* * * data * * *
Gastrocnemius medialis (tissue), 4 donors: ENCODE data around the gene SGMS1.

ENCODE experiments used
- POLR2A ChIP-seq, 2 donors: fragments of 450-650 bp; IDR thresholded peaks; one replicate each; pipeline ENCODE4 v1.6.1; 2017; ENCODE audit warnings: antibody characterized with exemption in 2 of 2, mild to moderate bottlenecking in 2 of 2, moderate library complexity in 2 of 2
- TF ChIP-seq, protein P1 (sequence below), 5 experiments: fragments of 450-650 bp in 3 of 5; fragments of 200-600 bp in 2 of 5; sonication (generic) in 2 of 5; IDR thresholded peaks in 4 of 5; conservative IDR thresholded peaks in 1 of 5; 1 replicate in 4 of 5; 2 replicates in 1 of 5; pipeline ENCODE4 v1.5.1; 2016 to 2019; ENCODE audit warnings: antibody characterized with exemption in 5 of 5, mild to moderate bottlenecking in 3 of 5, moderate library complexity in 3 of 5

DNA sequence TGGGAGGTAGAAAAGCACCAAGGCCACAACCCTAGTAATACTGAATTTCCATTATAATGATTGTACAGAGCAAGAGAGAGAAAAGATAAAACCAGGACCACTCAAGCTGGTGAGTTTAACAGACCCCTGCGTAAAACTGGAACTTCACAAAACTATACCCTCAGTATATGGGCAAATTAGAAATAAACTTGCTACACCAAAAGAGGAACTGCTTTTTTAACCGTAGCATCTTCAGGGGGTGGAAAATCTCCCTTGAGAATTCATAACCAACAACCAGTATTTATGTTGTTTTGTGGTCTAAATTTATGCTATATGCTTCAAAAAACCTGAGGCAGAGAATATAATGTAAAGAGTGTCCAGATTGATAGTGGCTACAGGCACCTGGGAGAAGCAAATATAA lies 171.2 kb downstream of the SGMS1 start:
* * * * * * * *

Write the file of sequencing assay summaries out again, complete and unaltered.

Gastrocnemius medialis (tissue), 4 donors: ENCODE data around the gene SGMS1.

ENCODE experiments used
- POLR2A ChIP-seq, 2 donors: fragments of 450-650 bp; IDR thresholded peaks; one replicate each; pipeline ENCODE4 v1.6.1; 2017; ENCODE audit warnings: antibody characterized with exemption in 2 of 2, mild to moderate bottlenecking in 2 of 2, moderate library complexity in 2 of 2
- TF ChIP-seq, protein P1 (sequence below), 5 experiments: fragments of 450-650 bp in 3 of 5; fragments of 200-600 bp in 2 of 5; sonication (generic) in 2 of 5; IDR thresholded peaks in 4 of 5; conservative IDR thresholded peaks in 1 of 5; 1 replicate in 4 of 5; 2 replicates in 1 of 5; pipeline ENCODE4 v1.5.1; 2016 to 2019; ENCODE audit warnings: antibody characterized with exemption in 5 of 5, mild to moderate bottlenecking in 3 of 5, moderate library complexity in 3 of 5

DNA sequence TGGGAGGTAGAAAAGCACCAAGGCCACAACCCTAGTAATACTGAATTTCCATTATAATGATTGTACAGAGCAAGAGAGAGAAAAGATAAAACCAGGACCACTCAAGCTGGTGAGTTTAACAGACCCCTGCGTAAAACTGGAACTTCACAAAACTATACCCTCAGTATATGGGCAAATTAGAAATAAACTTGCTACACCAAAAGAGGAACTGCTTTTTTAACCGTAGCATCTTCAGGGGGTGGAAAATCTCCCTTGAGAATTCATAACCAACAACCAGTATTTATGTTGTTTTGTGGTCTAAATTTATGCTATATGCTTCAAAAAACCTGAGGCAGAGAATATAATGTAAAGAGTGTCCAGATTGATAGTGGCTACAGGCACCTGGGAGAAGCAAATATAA lies 171.2 kb downstream of the SGMS1 start: